The build of Tauranga’s third water treatment plant is hitting a new milestone, with the contract for the first phase of construction of the water mains trunk awarded to local firm HEB Construction.
Tauranga City Council is investing $115 million in the development of a new water supply due to be completed late 2021.
Tauranga City Council Environment Committee Chair Steve Morris said that the new treatment plant will serve the future needs of Tauranga, provide relief to water supply in summer and add resilience to the city’s water supply overall.
‘Water will be top of mind for most Tauranga residents, considering the current water restrictions. The new water treatment plant will help ease the pressure on our water supply in the warmer months of summer, and this work brings us a bit closer to that’ Mr Morris said.
The Waiāri Water Supply Scheme includes the development of a new water abstract facility at the Waiāri Stream, a water treatment plant at 315 No.1 Road, Te Puke, and an underground water pipeline from the plant to Poplar Lane and the Eastern Reservoirs.
Following market feedback, Tauranga City Council made the decision to split construction of the pipeline into three separate contracts:
• Part A1 - approximately 4km long pipeline from water processing plant down No 1 Road and across Landscape Road
• Part A2 - approximately 9.4km long pipeline through farm land across Te Puke Highway to Poplar Lane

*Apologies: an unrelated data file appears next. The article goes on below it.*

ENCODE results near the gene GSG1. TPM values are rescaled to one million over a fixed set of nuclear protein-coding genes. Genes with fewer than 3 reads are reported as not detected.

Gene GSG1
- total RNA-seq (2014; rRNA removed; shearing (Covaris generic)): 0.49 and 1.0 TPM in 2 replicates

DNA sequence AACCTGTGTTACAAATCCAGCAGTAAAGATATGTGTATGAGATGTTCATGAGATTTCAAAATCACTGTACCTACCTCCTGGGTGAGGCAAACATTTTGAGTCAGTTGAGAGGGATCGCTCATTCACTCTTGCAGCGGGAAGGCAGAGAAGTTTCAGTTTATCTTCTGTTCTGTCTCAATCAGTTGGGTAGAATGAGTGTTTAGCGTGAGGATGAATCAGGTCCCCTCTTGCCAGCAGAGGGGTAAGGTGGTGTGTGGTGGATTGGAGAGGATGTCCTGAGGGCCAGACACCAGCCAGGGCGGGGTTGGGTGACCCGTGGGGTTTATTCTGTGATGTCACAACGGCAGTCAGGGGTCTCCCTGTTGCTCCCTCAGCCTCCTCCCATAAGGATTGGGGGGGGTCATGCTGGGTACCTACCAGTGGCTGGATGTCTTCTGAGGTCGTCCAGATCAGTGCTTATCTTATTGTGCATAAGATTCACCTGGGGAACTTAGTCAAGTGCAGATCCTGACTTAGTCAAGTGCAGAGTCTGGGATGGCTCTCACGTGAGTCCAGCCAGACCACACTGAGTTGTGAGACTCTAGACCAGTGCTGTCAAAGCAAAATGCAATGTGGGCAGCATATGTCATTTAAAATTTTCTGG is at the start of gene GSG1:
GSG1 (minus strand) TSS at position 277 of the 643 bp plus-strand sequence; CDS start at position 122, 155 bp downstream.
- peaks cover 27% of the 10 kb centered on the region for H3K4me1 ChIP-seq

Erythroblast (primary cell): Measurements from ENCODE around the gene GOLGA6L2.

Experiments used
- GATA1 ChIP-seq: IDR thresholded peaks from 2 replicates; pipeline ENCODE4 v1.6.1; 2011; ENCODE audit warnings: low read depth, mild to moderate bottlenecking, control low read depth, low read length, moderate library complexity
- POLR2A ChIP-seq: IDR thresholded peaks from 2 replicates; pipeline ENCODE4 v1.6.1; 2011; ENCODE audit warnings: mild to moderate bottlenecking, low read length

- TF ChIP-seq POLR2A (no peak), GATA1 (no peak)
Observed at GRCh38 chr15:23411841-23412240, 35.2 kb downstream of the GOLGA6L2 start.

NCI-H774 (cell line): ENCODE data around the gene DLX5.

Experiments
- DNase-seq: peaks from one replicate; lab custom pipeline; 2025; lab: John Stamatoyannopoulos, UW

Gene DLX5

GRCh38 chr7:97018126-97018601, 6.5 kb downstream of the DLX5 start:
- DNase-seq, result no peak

• Reservoir to Reservoir – approximately 9km long pipeline from Poplar Lane to Welcome Bay Road
It is this third part that we can now proceed with, building the pipeline that connects the reservoir at the intersection of Poplar Lane and Te Puke Highway with the Eastern Reservoir on Welcome Bay Road. This change in approach is not expected to delay the opening of the Waiari Water Supply Scheme.
In the next few weeks, HEB construction will be developing a detailed methodology of the construction approach for the reservoir pipeline. Construction is expected to start in March.
The other two elements to the pipeline (A1 and A2) have been presented to the market for expressions of interest. Invites to tender will go out early April for contracts to be awarded in winter 2019.
The plant will mainly service the Papamoa coastal strip/Te Tumu growth areas and provide a backup for Western Bay of Plenty District Council’s Te Puke water supply.
The first construction activities started in March 2018 and is expected to be completed in 2021.
Tauranga City Council Environment Committee Chair Steve Morris said ample consideration was given to recognise Iwi’s relationship with the river, minimise disruption to Te Puke locals, create employment opportunities for local residents and ensure the best value for money for Tauranga ratepayers.
‘Iwi relationships with the river, water quality and quantity, and ecosystem health are important in our plans. Throughout the development of the project we have collaborated with iwi through the Waiāri Kaitiaki Advisory Group’ said Mr Morris.
‘We’re also doing our best to minimise the disruption to Te Puke residents and businesses, by planning work around kiwifruit-picking season and avoiding major thoroughfares and commercial areas where possible.’
Mr Morris added the 22-kilometre network of pipes would be located to avoid existing infrastructure as much as possible.
For more information, visit www.tauranga.govt.nz/waiari